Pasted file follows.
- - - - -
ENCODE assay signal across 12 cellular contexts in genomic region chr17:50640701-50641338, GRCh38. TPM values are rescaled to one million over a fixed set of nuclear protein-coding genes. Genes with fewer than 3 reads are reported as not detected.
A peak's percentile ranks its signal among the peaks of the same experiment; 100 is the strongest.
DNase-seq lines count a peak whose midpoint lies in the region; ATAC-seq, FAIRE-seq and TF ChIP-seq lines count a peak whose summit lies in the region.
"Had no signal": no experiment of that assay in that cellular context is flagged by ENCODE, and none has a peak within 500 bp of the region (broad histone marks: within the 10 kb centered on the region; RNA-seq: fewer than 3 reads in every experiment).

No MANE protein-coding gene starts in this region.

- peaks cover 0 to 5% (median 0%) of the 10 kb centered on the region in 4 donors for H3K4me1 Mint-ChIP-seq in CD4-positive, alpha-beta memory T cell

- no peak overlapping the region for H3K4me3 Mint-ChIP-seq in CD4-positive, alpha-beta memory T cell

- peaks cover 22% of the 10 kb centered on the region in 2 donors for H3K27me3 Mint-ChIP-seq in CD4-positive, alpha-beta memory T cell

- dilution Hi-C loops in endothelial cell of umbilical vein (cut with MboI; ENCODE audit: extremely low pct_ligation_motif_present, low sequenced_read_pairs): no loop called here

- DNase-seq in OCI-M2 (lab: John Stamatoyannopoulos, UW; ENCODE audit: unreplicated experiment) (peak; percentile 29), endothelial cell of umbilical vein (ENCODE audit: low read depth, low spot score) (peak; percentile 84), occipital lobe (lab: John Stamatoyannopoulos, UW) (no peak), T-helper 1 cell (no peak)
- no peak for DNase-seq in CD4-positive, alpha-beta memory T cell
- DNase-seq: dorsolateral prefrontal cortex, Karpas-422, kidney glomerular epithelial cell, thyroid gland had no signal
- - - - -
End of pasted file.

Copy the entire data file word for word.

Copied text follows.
ENCODE assay signal across 12 cellular contexts in genomic region chr17:50640701-50641338, GRCh38. TPM values are rescaled to one million over a fixed set of nuclear protein-coding genes. Genes with fewer than 3 reads are reported as not detected.
A peak's percentile ranks its signal among the peaks of the same experiment; 100 is the strongest.
DNase-seq lines count a peak whose midpoint lies in the region; ATAC-seq, FAIRE-seq and TF ChIP-seq lines count a peak whose summit lies in the region.
"Had no signal": no experiment of that assay in that cellular context is flagged by ENCODE, and none has a peak within 500 bp of the region (broad histone marks: within the 10 kb centered on the region; RNA-seq: fewer than 3 reads in every experiment).

No MANE protein-coding gene starts in this region.

- peaks cover 0 to 5% (median 0%) of the 10 kb centered on the region in 4 donors for H3K4me1 Mint-ChIP-seq in CD4-positive, alpha-beta memory T cell

- no peak overlapping the region for H3K4me3 Mint-ChIP-seq in CD4-positive, alpha-beta memory T cell

- peaks cover 22% of the 10 kb centered on the region in 2 donors for H3K27me3 Mint-ChIP-seq in CD4-positive, alpha-beta memory T cell

- dilution Hi-C loops in endothelial cell of umbilical vein (cut with MboI; ENCODE audit: extremely low pct_ligation_motif_present, low sequenced_read_pairs): no loop called here

- DNase-seq in OCI-M2 (lab: John Stamatoyannopoulos, UW; ENCODE audit: unreplicated experiment) (peak; percentile 29), endothelial cell of umbilical vein (ENCODE audit: low read depth, low spot score) (peak; percentile 84), occipital lobe (lab: John Stamatoyannopoulos, UW) (no peak), T-helper 1 cell (no peak)
- no peak for DNase-seq in CD4-positive, alpha-beta memory T cell
- DNase-seq: dorsolateral prefrontal cortex, Karpas-422, kidney glomerular epithelial cell, thyroid gland had no signal